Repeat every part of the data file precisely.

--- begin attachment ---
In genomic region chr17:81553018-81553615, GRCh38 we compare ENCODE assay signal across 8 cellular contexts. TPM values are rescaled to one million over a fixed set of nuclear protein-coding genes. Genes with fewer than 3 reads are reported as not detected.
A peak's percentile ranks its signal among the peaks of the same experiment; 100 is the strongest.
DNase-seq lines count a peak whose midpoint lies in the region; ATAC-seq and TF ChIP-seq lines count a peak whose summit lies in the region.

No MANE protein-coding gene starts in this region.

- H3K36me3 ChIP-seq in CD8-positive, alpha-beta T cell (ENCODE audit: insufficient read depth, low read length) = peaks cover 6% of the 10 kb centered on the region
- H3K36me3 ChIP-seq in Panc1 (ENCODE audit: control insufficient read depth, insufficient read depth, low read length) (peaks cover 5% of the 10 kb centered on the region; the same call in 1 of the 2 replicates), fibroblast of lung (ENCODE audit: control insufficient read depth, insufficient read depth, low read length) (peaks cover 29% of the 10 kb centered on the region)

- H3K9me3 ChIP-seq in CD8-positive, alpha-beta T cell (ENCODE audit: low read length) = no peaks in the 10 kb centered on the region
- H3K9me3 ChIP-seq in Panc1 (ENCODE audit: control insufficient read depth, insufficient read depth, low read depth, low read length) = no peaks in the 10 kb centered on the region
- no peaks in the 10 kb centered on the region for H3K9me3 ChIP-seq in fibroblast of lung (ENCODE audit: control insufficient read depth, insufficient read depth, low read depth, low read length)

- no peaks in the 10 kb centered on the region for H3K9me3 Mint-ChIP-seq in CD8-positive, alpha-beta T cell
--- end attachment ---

In genomic region chr17:81553018-81553615, GRCh38 we compare ENCODE assay signal across 8 cellular contexts. TPM values are rescaled to one million over a fixed set of nuclear protein-coding genes. Genes with fewer than 3 reads are reported as not detected.
A peak's percentile ranks its signal among the peaks of the same experiment; 100 is the strongest.
DNase-seq lines count a peak whose midpoint lies in the region; ATAC-seq and TF ChIP-seq lines count a peak whose summit lies in the region.

No MANE protein-coding gene starts in this region.

- H3K36me3 ChIP-seq in CD8-positive, alpha-beta T cell (ENCODE audit: insufficient read depth, low read length) = peaks cover 6% of the 10 kb centered on the region
- H3K36me3 ChIP-seq in Panc1 (ENCODE audit: control insufficient read depth, insufficient read depth, low read length) (peaks cover 5% of the 10 kb centered on the region; the same call in 1 of the 2 replicates), fibroblast of lung (ENCODE audit: control insufficient read depth, insufficient read depth, low read length) (peaks cover 29% of the 10 kb centered on the region)

- H3K9me3 ChIP-seq in CD8-positive, alpha-beta T cell (ENCODE audit: low read length) = no peaks in the 10 kb centered on the region
- H3K9me3 ChIP-seq in Panc1 (ENCODE audit: control insufficient read depth, insufficient read depth, low read depth, low read length) = no peaks in the 10 kb centered on the region
- no peaks in the 10 kb centered on the region for H3K9me3 ChIP-seq in fibroblast of lung (ENCODE audit: control insufficient read depth, insufficient read depth, low read depth, low read length)

- no peaks in the 10 kb centered on the region for H3K9me3 Mint-ChIP-seq in CD8-positive, alpha-beta T cell